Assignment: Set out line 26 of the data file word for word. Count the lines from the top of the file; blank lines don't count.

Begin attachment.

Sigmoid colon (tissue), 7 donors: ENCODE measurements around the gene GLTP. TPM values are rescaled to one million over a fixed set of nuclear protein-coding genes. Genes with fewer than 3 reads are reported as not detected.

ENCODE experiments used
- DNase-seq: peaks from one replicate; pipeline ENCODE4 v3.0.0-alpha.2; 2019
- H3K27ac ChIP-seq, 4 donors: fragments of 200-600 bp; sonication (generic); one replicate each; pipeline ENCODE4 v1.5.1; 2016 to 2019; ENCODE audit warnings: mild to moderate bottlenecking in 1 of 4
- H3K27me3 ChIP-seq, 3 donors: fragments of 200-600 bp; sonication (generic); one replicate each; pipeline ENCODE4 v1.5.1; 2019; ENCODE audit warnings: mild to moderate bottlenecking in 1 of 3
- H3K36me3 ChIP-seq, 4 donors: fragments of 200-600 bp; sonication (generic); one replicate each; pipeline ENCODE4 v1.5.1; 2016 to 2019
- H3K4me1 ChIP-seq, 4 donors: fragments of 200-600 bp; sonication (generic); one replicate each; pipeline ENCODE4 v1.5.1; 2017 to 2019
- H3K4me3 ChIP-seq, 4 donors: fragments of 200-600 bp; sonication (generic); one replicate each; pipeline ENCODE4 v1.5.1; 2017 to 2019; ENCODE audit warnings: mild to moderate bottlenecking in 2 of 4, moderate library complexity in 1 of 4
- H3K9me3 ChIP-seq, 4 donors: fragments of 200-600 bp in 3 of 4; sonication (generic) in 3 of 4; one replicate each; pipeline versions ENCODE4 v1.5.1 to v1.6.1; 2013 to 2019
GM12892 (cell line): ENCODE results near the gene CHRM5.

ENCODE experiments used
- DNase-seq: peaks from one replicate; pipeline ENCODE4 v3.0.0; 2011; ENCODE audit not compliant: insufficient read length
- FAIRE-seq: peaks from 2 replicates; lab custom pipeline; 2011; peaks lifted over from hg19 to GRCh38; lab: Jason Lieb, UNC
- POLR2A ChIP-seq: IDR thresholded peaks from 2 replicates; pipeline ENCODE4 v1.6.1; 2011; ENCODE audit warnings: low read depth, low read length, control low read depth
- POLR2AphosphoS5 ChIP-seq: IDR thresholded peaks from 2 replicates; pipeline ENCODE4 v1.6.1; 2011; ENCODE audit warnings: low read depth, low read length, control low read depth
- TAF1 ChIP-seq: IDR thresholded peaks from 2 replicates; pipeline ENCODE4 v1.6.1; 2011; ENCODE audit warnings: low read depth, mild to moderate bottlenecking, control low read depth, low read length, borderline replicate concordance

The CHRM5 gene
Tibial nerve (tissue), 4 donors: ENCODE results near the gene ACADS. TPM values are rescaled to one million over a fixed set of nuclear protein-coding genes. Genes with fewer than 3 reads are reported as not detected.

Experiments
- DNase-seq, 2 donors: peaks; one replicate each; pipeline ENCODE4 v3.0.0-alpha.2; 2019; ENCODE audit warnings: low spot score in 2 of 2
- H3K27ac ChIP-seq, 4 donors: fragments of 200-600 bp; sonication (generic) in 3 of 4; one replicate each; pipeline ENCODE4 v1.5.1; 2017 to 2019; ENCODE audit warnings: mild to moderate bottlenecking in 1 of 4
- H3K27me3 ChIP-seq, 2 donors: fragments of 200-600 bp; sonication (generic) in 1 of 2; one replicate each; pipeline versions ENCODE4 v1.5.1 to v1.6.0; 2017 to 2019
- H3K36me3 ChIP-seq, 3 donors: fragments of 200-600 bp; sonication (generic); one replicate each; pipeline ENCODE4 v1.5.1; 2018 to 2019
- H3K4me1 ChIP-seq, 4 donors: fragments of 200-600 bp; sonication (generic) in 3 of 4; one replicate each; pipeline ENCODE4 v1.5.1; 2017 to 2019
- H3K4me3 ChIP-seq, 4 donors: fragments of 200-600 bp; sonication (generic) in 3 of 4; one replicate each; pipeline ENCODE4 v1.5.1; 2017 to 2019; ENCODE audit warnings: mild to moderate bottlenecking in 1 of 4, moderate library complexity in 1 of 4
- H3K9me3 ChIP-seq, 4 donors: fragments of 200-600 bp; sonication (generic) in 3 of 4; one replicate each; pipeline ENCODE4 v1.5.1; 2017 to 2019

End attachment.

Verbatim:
- H3K9me3 ChIP-seq, 4 donors: fragments of 200-600 bp; sonication (generic) in 3 of 4; one replicate each; pipeline ENCODE4 v1.5.1; 2017 to 2019